Finally, a Polish antiquarian bookseller from New York, Aleksander Janta-Połczyński, was travelling throughout Argentina, met with Leśmian’s family, and was interested the manuscripts. He searched for an institution that could purchase the manuscripts and preserve them properly. When that proved impossible, he decided to pay for them with his own funds in 1967. Sadly, Leśmian’s wife had died three years earlier.
The antiquarian bookseller came to an agreement with the then-Humanities Research Center (now the Ransom Center). House of El Dieff auction house brokered the transaction, and after a long journey across three continents, the manuscripts arrived in Austin in 1970.
This collection of manuscripts includes seven literary works that are very interesting. While there is evidence that the family rescued more manuscripts from burning Warsaw, a considerable part of them seem to have been lost. However, the manuscripts that survived are perfectly protected and available to scholars interested in the literary output of Leśmian. The Ransom Center’s collection is now the largest collection of manuscripts of Bolesław Leśmian in the world. However, that could change one day if the other suitcase that was hidden in the neighbor’s basement resurfaces. The building survived bombardment and all military actions, but the suitcase has never been found.
“dogs! or Men! (for I flatter you in saying
That ye are dogs—your betters far)”
—“Don Juan,” Canto VII. Verses 1–2
In August, Geoffrey Bond released the full-color coffee table book, Lord Byron’s Best Friends: From Bulldogs to Boatswain& Beyond. Bond, both a Byron and Newfoundland enthusiast, currently resides at Byron’s childhood home, Burgage Manor. In his introduction, he writes, “Byron and his contemporaries are a continuing source of interest and discovery—he must surely have spawned more English Literature PhD’s than any other poet!” Yet, Bond’s book provides a unique perspective on the celebrated poet by including not only a biography of Byron himself but also an illustrated appreciation of the many canines that accompanied him throughout his career and life.
Below, Bond discusses his work while writing Lord Byron’s Best Friends and explains why Byron’s readers ought to, when considering the poet, appreciate both the man and the “man’s best friends.”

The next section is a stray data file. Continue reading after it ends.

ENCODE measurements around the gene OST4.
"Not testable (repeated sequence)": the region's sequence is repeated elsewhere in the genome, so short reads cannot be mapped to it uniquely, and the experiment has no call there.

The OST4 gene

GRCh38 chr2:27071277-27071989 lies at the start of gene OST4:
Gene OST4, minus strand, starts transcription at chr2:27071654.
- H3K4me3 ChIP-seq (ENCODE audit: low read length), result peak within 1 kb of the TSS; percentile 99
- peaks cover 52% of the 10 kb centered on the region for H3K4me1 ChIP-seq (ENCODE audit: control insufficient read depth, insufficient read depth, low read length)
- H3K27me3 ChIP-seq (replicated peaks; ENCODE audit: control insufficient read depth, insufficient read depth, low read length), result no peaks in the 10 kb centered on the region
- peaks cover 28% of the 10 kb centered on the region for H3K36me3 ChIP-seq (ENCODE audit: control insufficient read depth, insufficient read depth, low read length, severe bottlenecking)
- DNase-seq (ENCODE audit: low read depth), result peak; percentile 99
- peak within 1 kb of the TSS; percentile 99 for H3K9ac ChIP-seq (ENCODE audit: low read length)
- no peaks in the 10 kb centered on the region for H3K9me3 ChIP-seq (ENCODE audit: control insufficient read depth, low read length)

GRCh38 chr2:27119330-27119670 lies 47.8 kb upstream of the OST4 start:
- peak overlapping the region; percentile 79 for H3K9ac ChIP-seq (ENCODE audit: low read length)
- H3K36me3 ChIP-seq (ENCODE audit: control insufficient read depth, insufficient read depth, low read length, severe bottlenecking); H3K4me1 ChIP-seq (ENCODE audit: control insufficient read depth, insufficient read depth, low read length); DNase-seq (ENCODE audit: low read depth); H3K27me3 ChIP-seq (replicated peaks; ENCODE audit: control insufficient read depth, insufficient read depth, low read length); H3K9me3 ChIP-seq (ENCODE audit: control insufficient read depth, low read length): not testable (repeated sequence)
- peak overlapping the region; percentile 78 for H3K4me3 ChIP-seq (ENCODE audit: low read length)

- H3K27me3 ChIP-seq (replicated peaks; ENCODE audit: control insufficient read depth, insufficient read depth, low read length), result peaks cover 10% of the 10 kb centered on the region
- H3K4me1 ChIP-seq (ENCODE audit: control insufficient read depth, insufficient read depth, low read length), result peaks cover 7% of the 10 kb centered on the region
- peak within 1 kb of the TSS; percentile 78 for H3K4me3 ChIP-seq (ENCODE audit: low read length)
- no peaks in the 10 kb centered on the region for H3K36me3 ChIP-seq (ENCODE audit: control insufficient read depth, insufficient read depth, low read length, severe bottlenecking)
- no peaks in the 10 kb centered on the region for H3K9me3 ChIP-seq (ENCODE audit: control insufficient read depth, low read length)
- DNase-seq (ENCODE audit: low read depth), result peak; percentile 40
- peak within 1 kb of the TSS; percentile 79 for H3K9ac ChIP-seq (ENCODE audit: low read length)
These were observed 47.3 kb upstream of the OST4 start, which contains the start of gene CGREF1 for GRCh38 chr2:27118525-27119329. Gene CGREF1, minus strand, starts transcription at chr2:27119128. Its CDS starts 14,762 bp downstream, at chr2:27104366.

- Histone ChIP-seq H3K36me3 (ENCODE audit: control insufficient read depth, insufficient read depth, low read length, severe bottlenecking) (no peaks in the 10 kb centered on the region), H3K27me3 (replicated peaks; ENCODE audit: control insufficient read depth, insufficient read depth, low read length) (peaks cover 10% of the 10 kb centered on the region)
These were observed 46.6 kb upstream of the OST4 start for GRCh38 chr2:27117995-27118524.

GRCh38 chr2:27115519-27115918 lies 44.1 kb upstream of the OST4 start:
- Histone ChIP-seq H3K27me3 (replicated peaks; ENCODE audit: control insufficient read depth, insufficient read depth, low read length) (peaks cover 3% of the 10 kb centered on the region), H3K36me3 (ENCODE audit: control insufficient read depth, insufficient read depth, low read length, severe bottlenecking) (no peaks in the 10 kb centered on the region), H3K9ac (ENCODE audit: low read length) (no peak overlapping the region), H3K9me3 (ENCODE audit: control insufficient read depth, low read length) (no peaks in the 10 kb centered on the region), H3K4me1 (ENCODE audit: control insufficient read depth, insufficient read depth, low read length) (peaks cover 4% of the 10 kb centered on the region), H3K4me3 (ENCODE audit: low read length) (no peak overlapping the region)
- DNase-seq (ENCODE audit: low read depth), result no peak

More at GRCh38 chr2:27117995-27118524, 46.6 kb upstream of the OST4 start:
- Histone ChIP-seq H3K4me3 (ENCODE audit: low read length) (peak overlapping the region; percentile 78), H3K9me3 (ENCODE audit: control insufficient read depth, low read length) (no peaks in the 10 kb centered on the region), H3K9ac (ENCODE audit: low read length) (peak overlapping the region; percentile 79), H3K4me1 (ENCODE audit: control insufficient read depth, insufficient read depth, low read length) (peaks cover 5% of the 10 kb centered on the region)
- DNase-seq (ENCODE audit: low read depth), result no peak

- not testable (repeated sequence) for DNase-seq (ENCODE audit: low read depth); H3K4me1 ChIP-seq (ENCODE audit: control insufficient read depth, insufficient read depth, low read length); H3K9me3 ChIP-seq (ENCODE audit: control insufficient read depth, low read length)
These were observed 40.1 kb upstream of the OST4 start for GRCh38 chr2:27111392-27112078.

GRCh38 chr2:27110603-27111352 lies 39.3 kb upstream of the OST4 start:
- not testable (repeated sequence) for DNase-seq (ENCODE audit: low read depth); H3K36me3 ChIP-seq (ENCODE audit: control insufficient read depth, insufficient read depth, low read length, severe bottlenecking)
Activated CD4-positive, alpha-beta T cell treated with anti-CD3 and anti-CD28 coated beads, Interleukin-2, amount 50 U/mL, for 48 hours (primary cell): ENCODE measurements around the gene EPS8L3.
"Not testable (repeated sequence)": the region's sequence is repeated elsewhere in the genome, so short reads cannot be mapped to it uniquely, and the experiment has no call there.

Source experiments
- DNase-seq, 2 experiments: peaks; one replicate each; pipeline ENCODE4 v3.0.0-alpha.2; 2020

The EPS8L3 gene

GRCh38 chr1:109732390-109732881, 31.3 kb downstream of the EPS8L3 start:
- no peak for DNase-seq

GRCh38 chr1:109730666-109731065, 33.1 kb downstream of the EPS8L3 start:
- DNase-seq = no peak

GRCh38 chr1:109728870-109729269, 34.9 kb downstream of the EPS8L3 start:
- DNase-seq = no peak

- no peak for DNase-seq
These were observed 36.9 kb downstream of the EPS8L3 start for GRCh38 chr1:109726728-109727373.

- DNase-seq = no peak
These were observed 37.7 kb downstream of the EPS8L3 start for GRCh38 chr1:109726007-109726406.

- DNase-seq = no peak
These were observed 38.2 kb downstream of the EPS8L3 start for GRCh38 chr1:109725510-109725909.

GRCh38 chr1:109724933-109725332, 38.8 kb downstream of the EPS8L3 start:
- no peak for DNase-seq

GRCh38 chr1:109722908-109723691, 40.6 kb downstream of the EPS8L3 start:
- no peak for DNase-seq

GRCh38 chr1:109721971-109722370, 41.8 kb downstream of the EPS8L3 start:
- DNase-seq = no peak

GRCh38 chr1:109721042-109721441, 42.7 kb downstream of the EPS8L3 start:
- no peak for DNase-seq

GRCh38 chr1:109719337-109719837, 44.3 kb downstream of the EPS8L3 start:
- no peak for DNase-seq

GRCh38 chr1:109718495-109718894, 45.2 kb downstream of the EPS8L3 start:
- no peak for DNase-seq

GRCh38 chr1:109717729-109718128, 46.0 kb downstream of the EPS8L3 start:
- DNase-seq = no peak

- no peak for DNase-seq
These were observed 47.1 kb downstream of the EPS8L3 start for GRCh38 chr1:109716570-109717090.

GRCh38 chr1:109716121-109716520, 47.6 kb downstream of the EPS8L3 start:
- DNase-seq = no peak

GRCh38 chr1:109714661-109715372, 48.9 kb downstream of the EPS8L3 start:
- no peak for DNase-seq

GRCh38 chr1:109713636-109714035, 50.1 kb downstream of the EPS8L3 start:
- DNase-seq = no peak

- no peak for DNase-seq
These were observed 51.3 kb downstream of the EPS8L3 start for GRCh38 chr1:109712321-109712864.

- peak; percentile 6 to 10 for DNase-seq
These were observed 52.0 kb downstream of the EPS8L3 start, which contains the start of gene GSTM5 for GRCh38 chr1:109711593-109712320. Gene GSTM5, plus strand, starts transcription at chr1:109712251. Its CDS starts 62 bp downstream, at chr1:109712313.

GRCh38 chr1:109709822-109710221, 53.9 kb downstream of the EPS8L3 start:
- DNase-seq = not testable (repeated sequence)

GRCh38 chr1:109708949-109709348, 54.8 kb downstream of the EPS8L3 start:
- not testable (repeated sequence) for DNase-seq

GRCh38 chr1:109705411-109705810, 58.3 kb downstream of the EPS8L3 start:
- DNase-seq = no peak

How did the Ransom Center’s Lord Byron collection enhance your knowledge and aid in your preparation for this book?
The Ransom Center has been extremely generous to me in allowing me to show fully illustrated for the first time and in color, Elizabeth Pigot’s unique book [The Wonderful History of Lord Byron and his Dog] created at a time when [Lord Byron] was living here with his mother in Burgage Manor, which is, of course, now my home. So enamored are we and many others of the Pigot book that we are going, this year, with the consent of the Center, to produce it as a stand-alone book for children wrapped around with some additional material. The work by Pigot shows—in a unique way—Byron’s love of animals and, of course, his first great Newfoundland, Boatswain.
What significance do you believe “The Wonderful History of Lord Byron and His Dog” holds in the book at large?
I was aware of the Pigot book and had seen the odd illustration from it from time to time but never seen it in its entirety. To Byronists it is, of course, a very well-known piece of work and, of course, seminal in Byron’s early oeuvre when he began writing and publishing poetry while living here in the small town of Southwell in Nottinghamshire. I have written separately on the genesis of Byron’s poetry, which was not as many people think, sitting and writing at Newstead Abbey where in fact he did not spend very much time. Between 1803 and 1808 when he was at Harrow School and Trinity College Cambridge, he spent much of his holiday time here at Burgage Manor, which his mother had rented. Byron could not go and live at Newstead Abbey until he was 21 years of age as he was what we call under English law a “Ward of Chancery.” He therefore began his writing, his juvenilia, here in Southwell and went to the nearby market town of Newark-on-Trent for Mr. Ridge to publish his first books of poetry. Elizabeth Pigot was rather like an elder sister to Byron, one of his few platonic friends, and greatly encouraged him in his writing, hence my emphasis on Southwell combined with the printing of his books in Newark being the genesis of his poetry.
You write in the epilogue, “I have an extensive Byron library and have read much about the poet as well as a great deal of his poetry. However, my studies of his relationships with animals, dogs in particular, have given me a greater insight into his personality and increased my understanding of the man.” What particular aspects of Byron’s character have been revealed to you throughout your research for Lord Byron’s Best Friends?
Nobody has ever written before specifically about Byron’s love of animals in general and dogs in particular, and what the book brings out is that Byron, as many people knew, found personal relations difficult, [that] he had a very stormy childhood, and that dogs gave Byron what he craved emotionally: undivided attention and unconditional love, far more than people had ever realized. There have been references to Byron’s love of animals and dogs from time to time in a wide variety of publications about him, but never concentrated comment before and certainly never with illustrations.